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Ride On

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We're filming across the country's skies this week.

Carney has teamed up with Patrick Bowyer filming Cycle For Cities with Changing Diabetes

Many years ago the pair worked together at MTV and a couple of decades later have reunited behind, ahead of, alongside and above a peloton of cyclists raising awareness of diabetes on a week long cycle ride ending at the Olympic Velo Park in London for a Family Fun day.

We were delighted when Patrick reached out and invited us to get involved with the project.  The crew have already triumphantly trundled through the Peak District on their way to the West Coast and are now making their way down through the midlands as they head South.  As well as cycling hundreds of miles over the course of the week, the team will host 5 school assemblies, 6 paediatric ward rounds (including Alder Hey Children's Hospital), and 4 TAD on Tour evening meetings. 

Riders include Margaret Chandler, Justin Morris,  Sam Brand and Quentin Valognes.  Patrick himself is a keen cyclist and personal trainer as well as being a talented media creative.

Our Mavic 2 Pro and Osmo Pro in limpet mode are proving invaluable in capturing the team as they speed through the country. 

Carney is one of Crows Nest Films CAA qualified drone pilots.  We find it's a great way to add aerial magic to our productions.

The ride has been organised by Novo Nordisk who strive to beat diabetes and other serious chronic diseases.  Changing Diabetes is their response to the global diabetes challenge.  Their key contribution is to discover, develop and manufacture better biological medicines and make them accessible to people with diabetes throughout the world.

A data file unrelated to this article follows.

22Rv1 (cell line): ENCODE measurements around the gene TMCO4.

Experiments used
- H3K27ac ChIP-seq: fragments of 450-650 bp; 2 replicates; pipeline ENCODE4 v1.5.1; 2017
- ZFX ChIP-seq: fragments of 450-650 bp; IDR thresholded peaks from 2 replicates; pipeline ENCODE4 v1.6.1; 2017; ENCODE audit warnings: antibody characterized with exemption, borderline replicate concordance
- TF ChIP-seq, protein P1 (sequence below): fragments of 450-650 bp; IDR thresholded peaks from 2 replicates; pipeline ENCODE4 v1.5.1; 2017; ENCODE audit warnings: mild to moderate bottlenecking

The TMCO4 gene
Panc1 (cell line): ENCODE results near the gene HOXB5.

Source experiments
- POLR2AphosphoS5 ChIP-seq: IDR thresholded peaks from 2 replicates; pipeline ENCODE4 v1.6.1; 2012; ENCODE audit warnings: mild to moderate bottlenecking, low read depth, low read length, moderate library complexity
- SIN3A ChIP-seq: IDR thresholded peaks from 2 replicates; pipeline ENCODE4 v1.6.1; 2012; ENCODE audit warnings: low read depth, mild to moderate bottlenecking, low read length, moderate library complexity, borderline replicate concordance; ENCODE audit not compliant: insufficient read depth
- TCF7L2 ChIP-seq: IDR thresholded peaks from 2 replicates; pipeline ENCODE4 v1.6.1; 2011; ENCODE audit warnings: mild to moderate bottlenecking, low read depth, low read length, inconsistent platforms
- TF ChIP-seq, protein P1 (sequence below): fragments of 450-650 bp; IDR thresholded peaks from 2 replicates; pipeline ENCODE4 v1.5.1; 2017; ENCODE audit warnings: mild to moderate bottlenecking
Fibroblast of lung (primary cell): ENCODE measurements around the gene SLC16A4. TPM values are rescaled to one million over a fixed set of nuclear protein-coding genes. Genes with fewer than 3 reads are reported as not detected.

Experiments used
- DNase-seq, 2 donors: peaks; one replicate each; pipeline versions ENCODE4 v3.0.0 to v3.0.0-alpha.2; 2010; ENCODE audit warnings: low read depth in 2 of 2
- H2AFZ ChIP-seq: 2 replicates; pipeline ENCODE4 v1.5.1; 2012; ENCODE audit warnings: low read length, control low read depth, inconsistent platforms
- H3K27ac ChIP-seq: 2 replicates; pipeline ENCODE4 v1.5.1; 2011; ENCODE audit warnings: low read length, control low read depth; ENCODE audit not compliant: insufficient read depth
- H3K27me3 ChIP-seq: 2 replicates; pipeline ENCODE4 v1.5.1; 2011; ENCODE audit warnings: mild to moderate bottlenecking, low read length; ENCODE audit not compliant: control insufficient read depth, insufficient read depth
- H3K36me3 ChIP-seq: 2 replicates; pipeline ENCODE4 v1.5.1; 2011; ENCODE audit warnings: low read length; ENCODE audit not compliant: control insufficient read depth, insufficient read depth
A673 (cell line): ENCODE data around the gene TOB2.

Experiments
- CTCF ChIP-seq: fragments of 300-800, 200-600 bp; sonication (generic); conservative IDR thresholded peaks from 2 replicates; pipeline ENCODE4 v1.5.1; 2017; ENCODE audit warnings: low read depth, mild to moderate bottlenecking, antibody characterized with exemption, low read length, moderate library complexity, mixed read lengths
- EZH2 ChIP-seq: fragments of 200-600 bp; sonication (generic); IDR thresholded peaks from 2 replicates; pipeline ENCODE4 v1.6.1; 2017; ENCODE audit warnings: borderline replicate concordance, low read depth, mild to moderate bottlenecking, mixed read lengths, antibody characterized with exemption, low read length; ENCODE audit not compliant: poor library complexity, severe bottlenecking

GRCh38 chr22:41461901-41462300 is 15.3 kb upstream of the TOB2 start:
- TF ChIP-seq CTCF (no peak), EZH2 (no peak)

By partnering with patients, policymakers, healthcare professionals and non-governmental organisations Novo Nordisk are addressing diabetes risk factors in urban areas, ensuring that people with diabetes are diagnosed earlier and that they have access to adequate care to be able to live their lives with as few limitations as possible.

Novo Nordisk is part of an exciting story that goes back more than 90 years. It began with the two small Danish companies Nordisk Insulinlaboratorium and Novo Terapeutisk Laboratorium founded in 1923 and 1925, respectively. The two companies started the production of the revolutionary new drug insulin that had just been discovered by two Canadian scientists.

The story of Nordisk Insulinlaboratorium began on an autumn day in 1922, when August and Marie Krogh (pictured) arrived in the United States by sea. August Krogh was a professor at the University of Copenhagen and had received the Nobel Prize in physiology in 1920. The couple had been invited to the US by researchers at Yale University, who had asked August Krogh to lecture throughout the country on his medical research.

On their tour of the US, the couple heard daily reports of people with diabetes being treated with insulin – a hormone discovered in 1921 by two Canadian researchers, Banting and Best. Marie Krogh was particularly interested in the treatment. Herself a doctor, she had in 1914 also become the fourth Danish woman to earn a doctorate in medicine. She was a researcher with her own medical practice and had several patients with type 1 diabetes. Marie Krogh herself had type 2 diabetes. It was Marie, who suggested that her husband contact the University of Toronto where the first life-saving insulin extract had been produced.

During their stay in the US, August Krogh wrote to Professor Macleod, head of the institute in Toronto where the first insulin extract had been produced.  The letter was well received, and after a meeting in Toronto, the couple returned to Copenhagen in December 1922 with permission to manufacture and sell the vital insulin in Scandinavia. August Krogh founded the company Nordisk Insulinlaboratorium in partnership with the Danish medical doctor Hans Christian Hagedorn, and with financial assistance provided by the Danish pharmacist August Kongsted.  Hooray!